Metasequoia glyptostroboides ‘Hamlet’s Broom’ – This is a dwarf selection with a compact, pyramidal shape. Its soft needles change from a buttery white color in the spring to light green in the summer, and then a red-brown in the fall. It only grows 3”-6” a year, so its 10-year size is 4’-6’H × 2’-4’W. Truly a magnificent accent tree for a small garden.
Metasequoia glyptostroboides ‘Miss Grace’ – This pendulous variety features gracefully weeping branches with soft gray-green foliage that turns yellow and orange in the fall. It is broadly pyramidal and relaxed in shape, but can form a more upright and narrower pyramid when staked. It grows at a moderate rate and can attain 8’H × 3’W in 10 years. ‘Miss Grace’ is a beautiful accent tree for a small or urban property.
Metasequoia glyptostroboides ‘Matthaei Broom’ – This is a slow-growing selection with soft green foliage that has a hint of yellow. It is broadly pyramidal, and grows to 5’H × 3’W in 10 years, perfect to brighten a corner of the garden.
Metasequoia glyptostroboides ‘Schirrmann’s Nordlicht’ (‘Northlight’) – This little beauty is a globose, dwarf dawn redwood with creamy yellow foliage. It grows to 3’H × 3’W in 10 years and takes nicely to pruning. It would do well in a rock garden, building entrance, or small, urban garden where there is partial shade since it tends to burn in harsh sun. ‘Schirrmann’s Nordlicht’ is also sold under the name of ‘Northlight’.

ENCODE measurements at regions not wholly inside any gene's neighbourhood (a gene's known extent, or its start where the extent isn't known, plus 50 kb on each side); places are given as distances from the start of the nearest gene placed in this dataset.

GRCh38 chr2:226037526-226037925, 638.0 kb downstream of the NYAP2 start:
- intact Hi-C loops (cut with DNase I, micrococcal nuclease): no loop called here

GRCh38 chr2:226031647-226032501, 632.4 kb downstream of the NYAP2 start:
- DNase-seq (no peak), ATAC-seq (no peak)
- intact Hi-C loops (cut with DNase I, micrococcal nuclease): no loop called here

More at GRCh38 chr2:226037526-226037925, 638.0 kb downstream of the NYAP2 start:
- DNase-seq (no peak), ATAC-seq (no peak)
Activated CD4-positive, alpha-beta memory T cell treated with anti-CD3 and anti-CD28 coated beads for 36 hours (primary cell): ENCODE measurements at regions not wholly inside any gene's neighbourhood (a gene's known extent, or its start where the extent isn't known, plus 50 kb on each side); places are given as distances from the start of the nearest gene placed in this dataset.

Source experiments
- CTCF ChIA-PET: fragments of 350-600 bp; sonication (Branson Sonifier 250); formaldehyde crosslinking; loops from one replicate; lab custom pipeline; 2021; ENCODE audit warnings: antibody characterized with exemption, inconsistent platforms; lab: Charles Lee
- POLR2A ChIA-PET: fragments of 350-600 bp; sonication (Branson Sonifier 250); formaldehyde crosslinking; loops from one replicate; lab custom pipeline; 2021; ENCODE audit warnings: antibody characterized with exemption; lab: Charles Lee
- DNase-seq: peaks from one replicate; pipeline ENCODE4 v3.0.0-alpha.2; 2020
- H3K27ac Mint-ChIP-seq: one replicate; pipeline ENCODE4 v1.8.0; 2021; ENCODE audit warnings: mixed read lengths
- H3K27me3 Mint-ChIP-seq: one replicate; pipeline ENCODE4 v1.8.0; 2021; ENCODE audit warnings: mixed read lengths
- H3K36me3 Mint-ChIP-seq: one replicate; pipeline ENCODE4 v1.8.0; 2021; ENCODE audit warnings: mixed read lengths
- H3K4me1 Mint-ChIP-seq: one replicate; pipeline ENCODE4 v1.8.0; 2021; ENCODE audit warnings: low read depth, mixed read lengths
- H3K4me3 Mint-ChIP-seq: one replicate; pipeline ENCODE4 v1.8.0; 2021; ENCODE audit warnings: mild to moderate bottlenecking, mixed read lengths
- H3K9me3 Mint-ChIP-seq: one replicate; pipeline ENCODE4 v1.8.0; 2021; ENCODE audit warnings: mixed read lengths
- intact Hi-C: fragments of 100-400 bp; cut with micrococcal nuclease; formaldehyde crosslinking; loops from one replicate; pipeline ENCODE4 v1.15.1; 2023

Picea omorika (Serbian Spruce) – This conifer is native to Serbia and Bosnia, andis excellently adapted to the South. It is an attractive tree, with green on the top side of its 1.5” needles, and silver underneath. It is narrowly pyramidal with a straight trunk, and grows 40’-60’H × 15’-20’W. Its purple 2” long cones hang down from the branches and mature to brown. Serbian spruce grows in full sun to partial shade in moist, well-draining soils, and is hardy to USDA zones 4 to 7 (6 to 7 in the South). It is an attractive tree as an accent, or in groups.
Picea omorika ‘Aurea’ – ‘Aurea’ is an elegant spruce in form and color. It is uniformly pyramidal with drooping branches that tip up at the ends, and the ornamental needles are blue and green with a golden shine. It grows 5’-10’H × 2’-4’W in 10 years and is stunning as an accent tree or in a grouping.